Caregiver Burnout: The Importance of Taking Care of You

Caregiver's Burnout - NHMC

Going against cancer is almost like an uphill battle. The road is tumultuous with many bumps along the way, but it’s the very challenging aspect of battling cancer that has led to countless articles aimed at boosting the morale of cancer patients. However, there is an essential factor often ignored throughout the battle. These characters may be secondary, but they are nonetheless important individuals trailing behind every cancer story, and they deserve credit, too. We’re talking about caregivers.

Understanding the Role of Caregivers

Caregivers have a tough role to fulfill in every cancer journey. They have to remain upbeat and help patients conquer the disease, sometimes without getting paid or getting the slightest bit of recognition. Though some are paid helpers, caregivers are usually the cancer patient’s spouse, parent, partner, offspring, or close friend. They are tasked with taking care of cancer patients, both physically and emotionally.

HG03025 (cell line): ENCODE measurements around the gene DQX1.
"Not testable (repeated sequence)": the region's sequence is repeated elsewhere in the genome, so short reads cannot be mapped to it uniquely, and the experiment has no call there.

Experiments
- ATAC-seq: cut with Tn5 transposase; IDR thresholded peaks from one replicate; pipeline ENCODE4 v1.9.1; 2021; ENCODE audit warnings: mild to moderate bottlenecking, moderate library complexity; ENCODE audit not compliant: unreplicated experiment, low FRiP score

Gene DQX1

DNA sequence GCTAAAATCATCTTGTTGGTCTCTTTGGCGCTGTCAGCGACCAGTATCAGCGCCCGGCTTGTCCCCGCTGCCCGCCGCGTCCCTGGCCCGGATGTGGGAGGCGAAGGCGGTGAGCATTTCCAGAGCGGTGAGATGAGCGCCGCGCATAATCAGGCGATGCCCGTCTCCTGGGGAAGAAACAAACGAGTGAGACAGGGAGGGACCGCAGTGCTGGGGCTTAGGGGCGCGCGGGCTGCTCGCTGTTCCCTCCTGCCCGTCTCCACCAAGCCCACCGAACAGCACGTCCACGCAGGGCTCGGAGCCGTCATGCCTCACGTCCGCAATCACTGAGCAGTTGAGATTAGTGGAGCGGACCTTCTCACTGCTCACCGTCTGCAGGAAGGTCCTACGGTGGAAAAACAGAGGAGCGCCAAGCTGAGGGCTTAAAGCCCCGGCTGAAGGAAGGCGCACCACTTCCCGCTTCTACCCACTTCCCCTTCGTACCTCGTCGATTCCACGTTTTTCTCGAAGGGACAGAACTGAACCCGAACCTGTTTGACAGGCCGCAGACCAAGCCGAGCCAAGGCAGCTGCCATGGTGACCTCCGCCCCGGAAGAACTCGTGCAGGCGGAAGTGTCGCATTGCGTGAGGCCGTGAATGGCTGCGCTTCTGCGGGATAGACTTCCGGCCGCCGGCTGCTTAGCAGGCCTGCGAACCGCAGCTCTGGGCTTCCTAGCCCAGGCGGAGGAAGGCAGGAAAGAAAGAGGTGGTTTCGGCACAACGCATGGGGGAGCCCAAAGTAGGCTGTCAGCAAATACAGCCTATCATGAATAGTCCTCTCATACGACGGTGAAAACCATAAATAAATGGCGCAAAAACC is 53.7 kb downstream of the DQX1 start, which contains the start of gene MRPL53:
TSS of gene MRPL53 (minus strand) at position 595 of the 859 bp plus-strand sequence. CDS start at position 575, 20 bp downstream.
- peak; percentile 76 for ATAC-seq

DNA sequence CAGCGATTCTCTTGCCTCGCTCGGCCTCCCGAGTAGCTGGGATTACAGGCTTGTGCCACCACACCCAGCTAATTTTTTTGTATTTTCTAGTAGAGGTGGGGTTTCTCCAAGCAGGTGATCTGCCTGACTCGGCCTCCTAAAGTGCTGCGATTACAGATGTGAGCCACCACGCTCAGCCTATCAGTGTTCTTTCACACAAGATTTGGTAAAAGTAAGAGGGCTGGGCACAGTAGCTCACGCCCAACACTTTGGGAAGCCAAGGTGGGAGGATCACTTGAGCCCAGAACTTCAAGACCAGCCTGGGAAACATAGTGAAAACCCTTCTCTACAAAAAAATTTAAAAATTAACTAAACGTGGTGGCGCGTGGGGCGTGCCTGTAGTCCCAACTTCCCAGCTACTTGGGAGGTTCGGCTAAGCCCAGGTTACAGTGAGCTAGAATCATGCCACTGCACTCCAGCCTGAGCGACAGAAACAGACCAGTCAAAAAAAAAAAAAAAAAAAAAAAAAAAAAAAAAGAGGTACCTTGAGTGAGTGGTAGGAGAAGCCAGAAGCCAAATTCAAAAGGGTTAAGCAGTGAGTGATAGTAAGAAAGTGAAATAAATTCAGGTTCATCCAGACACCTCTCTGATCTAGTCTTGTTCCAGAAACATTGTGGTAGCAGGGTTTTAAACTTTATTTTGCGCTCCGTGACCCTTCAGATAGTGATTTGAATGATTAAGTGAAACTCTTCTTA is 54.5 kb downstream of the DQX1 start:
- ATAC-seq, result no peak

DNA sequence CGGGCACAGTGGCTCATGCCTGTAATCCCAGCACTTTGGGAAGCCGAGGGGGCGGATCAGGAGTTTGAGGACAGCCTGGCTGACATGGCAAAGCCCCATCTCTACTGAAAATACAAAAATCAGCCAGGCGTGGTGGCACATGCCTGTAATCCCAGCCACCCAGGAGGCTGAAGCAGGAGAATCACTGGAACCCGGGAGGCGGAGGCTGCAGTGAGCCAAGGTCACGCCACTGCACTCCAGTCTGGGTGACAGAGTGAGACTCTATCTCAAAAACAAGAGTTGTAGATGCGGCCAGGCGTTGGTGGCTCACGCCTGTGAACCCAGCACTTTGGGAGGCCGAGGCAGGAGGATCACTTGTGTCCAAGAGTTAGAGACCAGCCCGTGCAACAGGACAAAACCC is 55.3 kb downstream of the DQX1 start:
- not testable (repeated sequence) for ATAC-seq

These unsung heroes perform their duties both inside and outside the treatment centers. Since most cancer treatments are performed in outpatient capacities, they have to make sure that their patient is cared for at home. They are in charge of the patient’s day-to-day care, and their responsibilities change as the patient’s need changes throughout the journey.

Caregivers act as companions, driving their patients and accompanying them as they get treatment. They are health aides who assist in the feeding, bathing, and dressing of the ill. They look after the patient’s welfare both at home and outside of it. They are assistants who manage medication, handle insurance issues, keep the patient upbeat, and arrange schedules among the many treatments. They are also legal assistants, housekeepers, and financial managers. Essentially, they do everything in their power to help their sick patient be as comfortable as they can be, often sacrificing their own needs to do so.

In fact, caregivers often give up so much of their own lives just to aid their sick loved one. Most quit work just to take care of the patient fulltime, while others take fewer hours. Many sacrifice their hobbies and extracurricular activities to be there for their loved one as much as they can.